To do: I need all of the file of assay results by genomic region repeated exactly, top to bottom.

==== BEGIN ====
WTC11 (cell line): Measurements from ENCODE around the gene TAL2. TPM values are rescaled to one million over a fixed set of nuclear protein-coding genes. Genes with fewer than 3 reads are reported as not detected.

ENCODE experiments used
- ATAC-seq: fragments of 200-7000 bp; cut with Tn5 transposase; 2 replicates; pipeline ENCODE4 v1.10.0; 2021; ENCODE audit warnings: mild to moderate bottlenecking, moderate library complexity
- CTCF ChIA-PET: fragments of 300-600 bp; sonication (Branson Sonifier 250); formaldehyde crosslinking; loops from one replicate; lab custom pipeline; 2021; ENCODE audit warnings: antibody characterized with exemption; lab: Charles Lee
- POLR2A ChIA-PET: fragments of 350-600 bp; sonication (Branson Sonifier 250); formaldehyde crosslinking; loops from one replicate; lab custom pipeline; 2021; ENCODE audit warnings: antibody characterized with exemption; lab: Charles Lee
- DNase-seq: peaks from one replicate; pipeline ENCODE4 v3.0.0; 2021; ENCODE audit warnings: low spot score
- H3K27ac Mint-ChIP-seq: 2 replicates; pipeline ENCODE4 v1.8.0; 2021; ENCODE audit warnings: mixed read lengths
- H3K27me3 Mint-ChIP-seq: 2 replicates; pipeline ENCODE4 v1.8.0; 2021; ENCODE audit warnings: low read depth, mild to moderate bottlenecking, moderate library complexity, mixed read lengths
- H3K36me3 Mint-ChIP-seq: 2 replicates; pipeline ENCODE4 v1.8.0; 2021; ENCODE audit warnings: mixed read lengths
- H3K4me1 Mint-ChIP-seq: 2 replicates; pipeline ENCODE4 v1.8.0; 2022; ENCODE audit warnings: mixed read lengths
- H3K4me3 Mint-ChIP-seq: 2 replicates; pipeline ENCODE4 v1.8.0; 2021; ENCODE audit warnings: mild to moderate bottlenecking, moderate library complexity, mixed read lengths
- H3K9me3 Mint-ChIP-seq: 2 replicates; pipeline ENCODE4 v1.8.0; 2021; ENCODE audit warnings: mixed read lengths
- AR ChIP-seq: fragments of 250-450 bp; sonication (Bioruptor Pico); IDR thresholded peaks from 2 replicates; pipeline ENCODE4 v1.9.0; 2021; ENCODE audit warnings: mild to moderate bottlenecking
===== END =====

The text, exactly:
WTC11 (cell line): Measurements from ENCODE around the gene TAL2. TPM values are rescaled to one million over a fixed set of nuclear protein-coding genes. Genes with fewer than 3 reads are reported as not detected.

ENCODE experiments used
- ATAC-seq: fragments of 200-7000 bp; cut with Tn5 transposase; 2 replicates; pipeline ENCODE4 v1.10.0; 2021; ENCODE audit warnings: mild to moderate bottlenecking, moderate library complexity
- CTCF ChIA-PET: fragments of 300-600 bp; sonication (Branson Sonifier 250); formaldehyde crosslinking; loops from one replicate; lab custom pipeline; 2021; ENCODE audit warnings: antibody characterized with exemption; lab: Charles Lee
- POLR2A ChIA-PET: fragments of 350-600 bp; sonication (Branson Sonifier 250); formaldehyde crosslinking; loops from one replicate; lab custom pipeline; 2021; ENCODE audit warnings: antibody characterized with exemption; lab: Charles Lee
- DNase-seq: peaks from one replicate; pipeline ENCODE4 v3.0.0; 2021; ENCODE audit warnings: low spot score
- H3K27ac Mint-ChIP-seq: 2 replicates; pipeline ENCODE4 v1.8.0; 2021; ENCODE audit warnings: mixed read lengths
- H3K27me3 Mint-ChIP-seq: 2 replicates; pipeline ENCODE4 v1.8.0; 2021; ENCODE audit warnings: low read depth, mild to moderate bottlenecking, moderate library complexity, mixed read lengths
- H3K36me3 Mint-ChIP-seq: 2 replicates; pipeline ENCODE4 v1.8.0; 2021; ENCODE audit warnings: mixed read lengths
- H3K4me1 Mint-ChIP-seq: 2 replicates; pipeline ENCODE4 v1.8.0; 2022; ENCODE audit warnings: mixed read lengths
- H3K4me3 Mint-ChIP-seq: 2 replicates; pipeline ENCODE4 v1.8.0; 2021; ENCODE audit warnings: mild to moderate bottlenecking, moderate library complexity, mixed read lengths
- H3K9me3 Mint-ChIP-seq: 2 replicates; pipeline ENCODE4 v1.8.0; 2021; ENCODE audit warnings: mixed read lengths
- AR ChIP-seq: fragments of 250-450 bp; sonication (Bioruptor Pico); IDR thresholded peaks from 2 replicates; pipeline ENCODE4 v1.9.0; 2021; ENCODE audit warnings: mild to moderate bottlenecking